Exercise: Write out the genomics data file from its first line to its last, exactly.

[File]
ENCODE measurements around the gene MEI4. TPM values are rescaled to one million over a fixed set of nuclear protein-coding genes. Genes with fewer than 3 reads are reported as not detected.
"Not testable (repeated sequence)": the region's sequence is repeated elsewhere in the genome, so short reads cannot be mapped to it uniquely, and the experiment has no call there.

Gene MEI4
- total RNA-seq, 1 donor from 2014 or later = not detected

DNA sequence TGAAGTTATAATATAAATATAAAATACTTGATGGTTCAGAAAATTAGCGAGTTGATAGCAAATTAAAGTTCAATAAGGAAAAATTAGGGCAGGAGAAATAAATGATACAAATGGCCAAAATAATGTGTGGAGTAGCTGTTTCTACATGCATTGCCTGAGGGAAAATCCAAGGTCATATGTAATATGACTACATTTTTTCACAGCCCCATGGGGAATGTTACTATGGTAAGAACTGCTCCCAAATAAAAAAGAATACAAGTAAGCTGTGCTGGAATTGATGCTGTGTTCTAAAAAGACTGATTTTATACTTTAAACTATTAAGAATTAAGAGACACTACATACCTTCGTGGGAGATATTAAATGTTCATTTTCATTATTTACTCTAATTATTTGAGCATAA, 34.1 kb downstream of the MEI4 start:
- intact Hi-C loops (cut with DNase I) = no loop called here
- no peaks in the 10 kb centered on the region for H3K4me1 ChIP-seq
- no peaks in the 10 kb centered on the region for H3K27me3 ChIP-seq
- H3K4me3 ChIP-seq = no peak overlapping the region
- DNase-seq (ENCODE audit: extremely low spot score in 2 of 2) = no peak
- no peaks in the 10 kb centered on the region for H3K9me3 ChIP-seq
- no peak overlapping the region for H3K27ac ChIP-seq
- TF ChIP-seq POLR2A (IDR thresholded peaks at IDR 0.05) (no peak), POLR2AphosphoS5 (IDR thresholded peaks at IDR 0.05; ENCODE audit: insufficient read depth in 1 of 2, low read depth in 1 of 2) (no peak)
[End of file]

ENCODE measurements around the gene MEI4. TPM values are rescaled to one million over a fixed set of nuclear protein-coding genes. Genes with fewer than 3 reads are reported as not detected.
"Not testable (repeated sequence)": the region's sequence is repeated elsewhere in the genome, so short reads cannot be mapped to it uniquely, and the experiment has no call there.

Gene MEI4
- total RNA-seq, 1 donor from 2014 or later = not detected

DNA sequence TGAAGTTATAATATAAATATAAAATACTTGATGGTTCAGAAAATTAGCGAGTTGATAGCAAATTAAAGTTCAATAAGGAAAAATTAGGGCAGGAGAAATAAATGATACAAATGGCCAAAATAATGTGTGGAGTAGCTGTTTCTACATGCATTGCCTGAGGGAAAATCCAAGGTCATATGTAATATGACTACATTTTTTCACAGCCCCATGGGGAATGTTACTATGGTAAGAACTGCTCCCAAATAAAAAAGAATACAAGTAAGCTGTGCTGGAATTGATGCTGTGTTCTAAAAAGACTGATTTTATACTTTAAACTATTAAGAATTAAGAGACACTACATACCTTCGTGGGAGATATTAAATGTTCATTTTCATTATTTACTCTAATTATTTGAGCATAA, 34.1 kb downstream of the MEI4 start:
- intact Hi-C loops (cut with DNase I) = no loop called here
- no peaks in the 10 kb centered on the region for H3K4me1 ChIP-seq
- no peaks in the 10 kb centered on the region for H3K27me3 ChIP-seq
- H3K4me3 ChIP-seq = no peak overlapping the region
- DNase-seq (ENCODE audit: extremely low spot score in 2 of 2) = no peak
- no peaks in the 10 kb centered on the region for H3K9me3 ChIP-seq
- no peak overlapping the region for H3K27ac ChIP-seq
- TF ChIP-seq POLR2A (IDR thresholded peaks at IDR 0.05) (no peak), POLR2AphosphoS5 (IDR thresholded peaks at IDR 0.05; ENCODE audit: insufficient read depth in 1 of 2, low read depth in 1 of 2) (no peak)